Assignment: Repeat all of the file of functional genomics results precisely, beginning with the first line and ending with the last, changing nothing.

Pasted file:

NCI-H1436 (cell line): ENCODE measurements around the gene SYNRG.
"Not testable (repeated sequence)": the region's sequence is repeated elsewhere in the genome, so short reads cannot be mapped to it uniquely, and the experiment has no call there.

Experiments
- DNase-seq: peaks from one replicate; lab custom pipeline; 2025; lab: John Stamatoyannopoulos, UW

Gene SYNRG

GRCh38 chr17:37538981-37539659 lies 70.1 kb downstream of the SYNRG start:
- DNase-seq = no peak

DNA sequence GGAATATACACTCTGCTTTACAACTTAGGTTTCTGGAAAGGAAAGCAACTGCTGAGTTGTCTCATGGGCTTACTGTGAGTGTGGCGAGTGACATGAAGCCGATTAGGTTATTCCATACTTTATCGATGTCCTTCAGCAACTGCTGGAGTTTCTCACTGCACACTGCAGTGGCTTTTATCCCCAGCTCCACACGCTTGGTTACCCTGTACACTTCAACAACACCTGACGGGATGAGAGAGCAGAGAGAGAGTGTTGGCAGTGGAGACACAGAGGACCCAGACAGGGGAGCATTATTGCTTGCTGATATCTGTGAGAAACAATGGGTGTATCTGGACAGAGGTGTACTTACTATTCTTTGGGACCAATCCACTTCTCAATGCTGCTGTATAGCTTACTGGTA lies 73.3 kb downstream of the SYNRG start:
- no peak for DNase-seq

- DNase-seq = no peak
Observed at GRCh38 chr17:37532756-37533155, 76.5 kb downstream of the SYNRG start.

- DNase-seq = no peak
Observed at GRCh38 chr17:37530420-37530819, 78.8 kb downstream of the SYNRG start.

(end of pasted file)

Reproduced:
NCI-H1436 (cell line): ENCODE measurements around the gene SYNRG.
"Not testable (repeated sequence)": the region's sequence is repeated elsewhere in the genome, so short reads cannot be mapped to it uniquely, and the experiment has no call there.

Experiments
- DNase-seq: peaks from one replicate; lab custom pipeline; 2025; lab: John Stamatoyannopoulos, UW

Gene SYNRG

GRCh38 chr17:37538981-37539659 lies 70.1 kb downstream of the SYNRG start:
- DNase-seq = no peak

DNA sequence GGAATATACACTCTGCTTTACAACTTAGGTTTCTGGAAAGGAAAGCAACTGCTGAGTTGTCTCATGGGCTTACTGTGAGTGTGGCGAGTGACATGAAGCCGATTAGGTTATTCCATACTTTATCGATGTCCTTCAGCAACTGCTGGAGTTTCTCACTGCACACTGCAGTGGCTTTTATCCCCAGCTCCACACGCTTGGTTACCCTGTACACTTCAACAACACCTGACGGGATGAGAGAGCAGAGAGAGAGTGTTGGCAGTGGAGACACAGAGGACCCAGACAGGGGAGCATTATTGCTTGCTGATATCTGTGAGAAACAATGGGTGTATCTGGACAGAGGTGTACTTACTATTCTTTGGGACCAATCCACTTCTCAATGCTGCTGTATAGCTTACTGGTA lies 73.3 kb downstream of the SYNRG start:
- no peak for DNase-seq

- DNase-seq = no peak
Observed at GRCh38 chr17:37532756-37533155, 76.5 kb downstream of the SYNRG start.

- DNase-seq = no peak
Observed at GRCh38 chr17:37530420-37530819, 78.8 kb downstream of the SYNRG start.